2 Replies Latest reply on Jul 18, 2012 9:25 AM by Hadar Grubman

    transaction of application scoped bean

    Hadar Grubman Newbie

      I am trying to understand how seam manages transactions in the following case:

       

      I have an Application scoped bean :

      @Name("bean")
      @Scope(ScopeType.APPLICATION)
      @Synchronized
      public class MyBean {
       
           @PersistenceContext
           private EntityManager em;
       
           public void foo() {
                // using em...     
           }
      }
      

       

      And i have two different session scoped beans that each has it's own transaction and uses MyBean as a util.

       

      The question is, when the faunction foo() will be invoked, which transaction will be held by em? the one of the calling session scoped bean? or a third new and not related transaction?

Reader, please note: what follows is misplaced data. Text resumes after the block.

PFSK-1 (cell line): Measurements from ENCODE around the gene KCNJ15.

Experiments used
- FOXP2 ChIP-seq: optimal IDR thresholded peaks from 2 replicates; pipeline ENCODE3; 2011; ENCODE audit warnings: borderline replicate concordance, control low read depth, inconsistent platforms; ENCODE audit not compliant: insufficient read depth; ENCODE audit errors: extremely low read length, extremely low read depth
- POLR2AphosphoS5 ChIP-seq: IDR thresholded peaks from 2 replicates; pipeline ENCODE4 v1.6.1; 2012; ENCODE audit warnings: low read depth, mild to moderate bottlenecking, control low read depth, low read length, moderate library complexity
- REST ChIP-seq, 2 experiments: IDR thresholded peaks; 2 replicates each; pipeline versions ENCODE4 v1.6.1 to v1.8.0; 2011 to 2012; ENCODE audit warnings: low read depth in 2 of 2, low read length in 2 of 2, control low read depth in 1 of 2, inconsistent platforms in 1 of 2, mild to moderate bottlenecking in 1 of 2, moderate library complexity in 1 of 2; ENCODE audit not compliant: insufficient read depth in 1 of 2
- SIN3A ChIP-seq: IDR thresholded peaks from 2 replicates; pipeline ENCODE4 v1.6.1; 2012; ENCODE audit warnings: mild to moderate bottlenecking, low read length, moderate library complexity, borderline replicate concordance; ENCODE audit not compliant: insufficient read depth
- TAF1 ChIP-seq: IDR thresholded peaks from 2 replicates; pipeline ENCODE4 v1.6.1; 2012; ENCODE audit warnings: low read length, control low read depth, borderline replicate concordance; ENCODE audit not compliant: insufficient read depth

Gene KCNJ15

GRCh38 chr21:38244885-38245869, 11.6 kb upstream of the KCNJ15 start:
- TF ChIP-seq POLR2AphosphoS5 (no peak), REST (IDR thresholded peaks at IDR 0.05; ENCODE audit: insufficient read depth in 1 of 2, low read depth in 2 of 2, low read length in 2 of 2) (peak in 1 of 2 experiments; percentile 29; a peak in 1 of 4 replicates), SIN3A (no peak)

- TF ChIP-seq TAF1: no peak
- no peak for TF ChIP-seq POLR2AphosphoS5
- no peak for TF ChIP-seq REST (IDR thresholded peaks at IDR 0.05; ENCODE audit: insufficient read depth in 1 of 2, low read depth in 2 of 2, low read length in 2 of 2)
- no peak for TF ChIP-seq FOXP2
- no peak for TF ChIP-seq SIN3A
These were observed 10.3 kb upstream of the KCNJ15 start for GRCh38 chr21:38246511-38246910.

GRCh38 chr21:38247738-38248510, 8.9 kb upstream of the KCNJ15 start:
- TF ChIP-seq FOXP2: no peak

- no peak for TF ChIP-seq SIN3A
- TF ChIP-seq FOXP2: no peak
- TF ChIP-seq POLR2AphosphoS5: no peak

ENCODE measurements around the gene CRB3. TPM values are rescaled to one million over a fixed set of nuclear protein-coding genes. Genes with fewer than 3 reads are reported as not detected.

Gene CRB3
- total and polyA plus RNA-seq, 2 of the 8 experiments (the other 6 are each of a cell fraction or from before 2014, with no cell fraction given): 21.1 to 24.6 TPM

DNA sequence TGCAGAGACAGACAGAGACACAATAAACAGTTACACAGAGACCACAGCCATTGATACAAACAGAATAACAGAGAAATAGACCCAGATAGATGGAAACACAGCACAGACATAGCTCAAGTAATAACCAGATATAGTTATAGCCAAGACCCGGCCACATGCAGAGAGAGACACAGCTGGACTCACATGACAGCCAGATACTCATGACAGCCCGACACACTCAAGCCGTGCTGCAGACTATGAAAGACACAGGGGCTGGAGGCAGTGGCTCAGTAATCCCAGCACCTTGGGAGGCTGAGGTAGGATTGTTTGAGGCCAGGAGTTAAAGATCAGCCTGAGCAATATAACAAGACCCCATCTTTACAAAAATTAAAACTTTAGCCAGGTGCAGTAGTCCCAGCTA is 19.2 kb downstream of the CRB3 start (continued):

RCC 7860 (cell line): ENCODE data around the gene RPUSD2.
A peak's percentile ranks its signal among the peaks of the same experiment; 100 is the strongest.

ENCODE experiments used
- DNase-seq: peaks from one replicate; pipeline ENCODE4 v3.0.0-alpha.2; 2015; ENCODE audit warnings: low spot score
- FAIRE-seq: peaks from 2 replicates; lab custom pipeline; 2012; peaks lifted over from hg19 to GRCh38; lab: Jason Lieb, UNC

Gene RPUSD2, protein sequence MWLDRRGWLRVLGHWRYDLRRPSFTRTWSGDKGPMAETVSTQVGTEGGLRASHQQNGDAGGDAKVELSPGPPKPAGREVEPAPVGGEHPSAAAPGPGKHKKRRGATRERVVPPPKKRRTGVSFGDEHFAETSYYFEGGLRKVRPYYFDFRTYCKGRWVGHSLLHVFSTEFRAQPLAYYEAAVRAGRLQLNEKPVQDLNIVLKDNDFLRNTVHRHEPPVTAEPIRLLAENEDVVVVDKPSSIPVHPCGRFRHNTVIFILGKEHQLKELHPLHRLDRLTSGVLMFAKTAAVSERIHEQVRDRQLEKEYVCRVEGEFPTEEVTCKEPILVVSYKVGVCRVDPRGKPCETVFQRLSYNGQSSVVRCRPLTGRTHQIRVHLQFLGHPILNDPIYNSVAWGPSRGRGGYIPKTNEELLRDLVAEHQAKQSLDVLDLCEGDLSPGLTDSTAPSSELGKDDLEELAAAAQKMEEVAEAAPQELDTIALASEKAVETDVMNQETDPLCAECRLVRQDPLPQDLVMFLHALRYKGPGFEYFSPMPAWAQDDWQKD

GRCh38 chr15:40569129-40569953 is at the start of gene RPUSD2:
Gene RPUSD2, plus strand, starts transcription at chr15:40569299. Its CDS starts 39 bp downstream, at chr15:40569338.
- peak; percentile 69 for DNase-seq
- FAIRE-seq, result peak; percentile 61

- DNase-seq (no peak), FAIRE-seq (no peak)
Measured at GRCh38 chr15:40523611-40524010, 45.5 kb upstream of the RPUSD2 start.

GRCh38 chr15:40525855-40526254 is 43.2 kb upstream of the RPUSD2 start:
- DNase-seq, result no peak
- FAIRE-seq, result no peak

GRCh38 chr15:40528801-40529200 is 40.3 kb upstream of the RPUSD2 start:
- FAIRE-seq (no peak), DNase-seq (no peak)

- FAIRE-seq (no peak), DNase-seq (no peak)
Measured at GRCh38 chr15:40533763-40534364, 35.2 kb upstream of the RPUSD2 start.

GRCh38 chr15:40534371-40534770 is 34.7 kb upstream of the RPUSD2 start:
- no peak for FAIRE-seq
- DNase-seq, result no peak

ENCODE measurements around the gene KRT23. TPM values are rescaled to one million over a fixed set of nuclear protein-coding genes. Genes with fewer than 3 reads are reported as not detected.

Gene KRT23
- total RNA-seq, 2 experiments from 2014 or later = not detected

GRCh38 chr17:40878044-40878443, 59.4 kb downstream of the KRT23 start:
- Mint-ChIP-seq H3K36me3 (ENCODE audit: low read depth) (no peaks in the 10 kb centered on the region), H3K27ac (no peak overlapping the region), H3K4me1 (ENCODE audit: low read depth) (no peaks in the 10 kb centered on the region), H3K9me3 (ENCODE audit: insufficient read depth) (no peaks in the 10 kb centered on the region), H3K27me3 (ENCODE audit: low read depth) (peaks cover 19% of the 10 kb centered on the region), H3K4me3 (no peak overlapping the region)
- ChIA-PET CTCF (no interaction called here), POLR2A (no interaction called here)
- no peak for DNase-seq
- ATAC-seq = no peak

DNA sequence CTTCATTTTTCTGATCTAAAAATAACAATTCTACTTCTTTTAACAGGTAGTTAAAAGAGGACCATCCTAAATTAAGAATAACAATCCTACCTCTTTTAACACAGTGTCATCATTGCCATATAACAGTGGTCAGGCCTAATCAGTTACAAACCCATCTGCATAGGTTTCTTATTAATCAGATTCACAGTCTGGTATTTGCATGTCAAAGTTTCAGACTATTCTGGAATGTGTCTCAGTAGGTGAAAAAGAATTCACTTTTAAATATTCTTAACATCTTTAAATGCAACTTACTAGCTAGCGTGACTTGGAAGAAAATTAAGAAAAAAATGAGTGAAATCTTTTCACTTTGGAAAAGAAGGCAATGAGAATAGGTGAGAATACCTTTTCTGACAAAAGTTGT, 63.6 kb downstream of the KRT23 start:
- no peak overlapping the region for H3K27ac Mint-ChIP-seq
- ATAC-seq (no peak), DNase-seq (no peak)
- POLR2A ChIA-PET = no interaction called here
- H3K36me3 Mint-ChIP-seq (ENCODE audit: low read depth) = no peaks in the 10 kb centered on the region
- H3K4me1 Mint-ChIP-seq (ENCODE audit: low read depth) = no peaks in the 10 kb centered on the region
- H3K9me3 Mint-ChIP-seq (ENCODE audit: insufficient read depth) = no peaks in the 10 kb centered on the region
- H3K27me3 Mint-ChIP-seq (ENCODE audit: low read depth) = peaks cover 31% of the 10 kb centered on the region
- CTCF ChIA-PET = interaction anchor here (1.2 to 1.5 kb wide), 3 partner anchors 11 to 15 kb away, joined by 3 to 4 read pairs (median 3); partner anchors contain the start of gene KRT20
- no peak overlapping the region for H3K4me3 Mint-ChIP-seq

Thanks ahead!

        • 1. Re: transaction of application scoped bean
          Hadar Grubman Newbie

          just to clarify, my intention is that foo() will commit its cahnges to the db whitout commiting the changes that ware made so far by the calling session scoped bean. In addition i'll want that both beans will see the cahnges.

          • 2. Re: transaction of application scoped bean
            Hadar Grubman Newbie

            I found the answer, it was quite simple actually...

             

            you cannot use @PersistenceContext in an application scoped bean.

             

            The only possible implementation is as follows:

             

             

            @Name("bean")
            @Scope(ScopeType.APPLICATION)
            @Synchronized
            public class MyBean {
             
                 public void foo(EntityManager em) {
                      // using em...     
                 }
            }
            

             

            And in that case, its clear that that calling session scoped bean will send its own EM and by that the transaction in foo will be the sane as the transaction of the calling bean.